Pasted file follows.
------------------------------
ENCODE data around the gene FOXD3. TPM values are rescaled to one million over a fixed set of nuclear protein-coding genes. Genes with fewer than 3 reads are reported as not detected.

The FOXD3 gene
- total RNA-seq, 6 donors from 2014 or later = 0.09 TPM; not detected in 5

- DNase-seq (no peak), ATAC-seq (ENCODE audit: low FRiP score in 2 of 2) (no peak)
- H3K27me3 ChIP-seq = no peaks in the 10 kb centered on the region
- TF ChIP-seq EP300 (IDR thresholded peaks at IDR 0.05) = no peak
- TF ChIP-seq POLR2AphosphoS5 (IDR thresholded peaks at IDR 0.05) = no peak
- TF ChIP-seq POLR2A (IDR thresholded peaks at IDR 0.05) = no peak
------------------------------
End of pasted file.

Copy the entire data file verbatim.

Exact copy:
ENCODE data around the gene FOXD3. TPM values are rescaled to one million over a fixed set of nuclear protein-coding genes. Genes with fewer than 3 reads are reported as not detected.

The FOXD3 gene
- total RNA-seq, 6 donors from 2014 or later = 0.09 TPM; not detected in 5

- DNase-seq (no peak), ATAC-seq (ENCODE audit: low FRiP score in 2 of 2) (no peak)
- H3K27me3 ChIP-seq = no peaks in the 10 kb centered on the region
- TF ChIP-seq EP300 (IDR thresholded peaks at IDR 0.05) = no peak
- TF ChIP-seq POLR2AphosphoS5 (IDR thresholded peaks at IDR 0.05) = no peak
- TF ChIP-seq POLR2A (IDR thresholded peaks at IDR 0.05) = no peak